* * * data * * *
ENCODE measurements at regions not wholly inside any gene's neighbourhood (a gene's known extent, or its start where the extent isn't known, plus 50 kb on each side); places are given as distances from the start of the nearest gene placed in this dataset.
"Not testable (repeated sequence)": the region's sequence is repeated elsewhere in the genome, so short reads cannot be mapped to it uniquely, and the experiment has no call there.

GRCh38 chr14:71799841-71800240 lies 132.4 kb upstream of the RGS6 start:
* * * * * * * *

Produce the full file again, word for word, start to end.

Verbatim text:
ENCODE measurements at regions not wholly inside any gene's neighbourhood (a gene's known extent, or its start where the extent isn't known, plus 50 kb on each side); places are given as distances from the start of the nearest gene placed in this dataset.
"Not testable (repeated sequence)": the region's sequence is repeated elsewhere in the genome, so short reads cannot be mapped to it uniquely, and the experiment has no call there.

GRCh38 chr14:71799841-71800240 lies 132.4 kb upstream of the RGS6 start: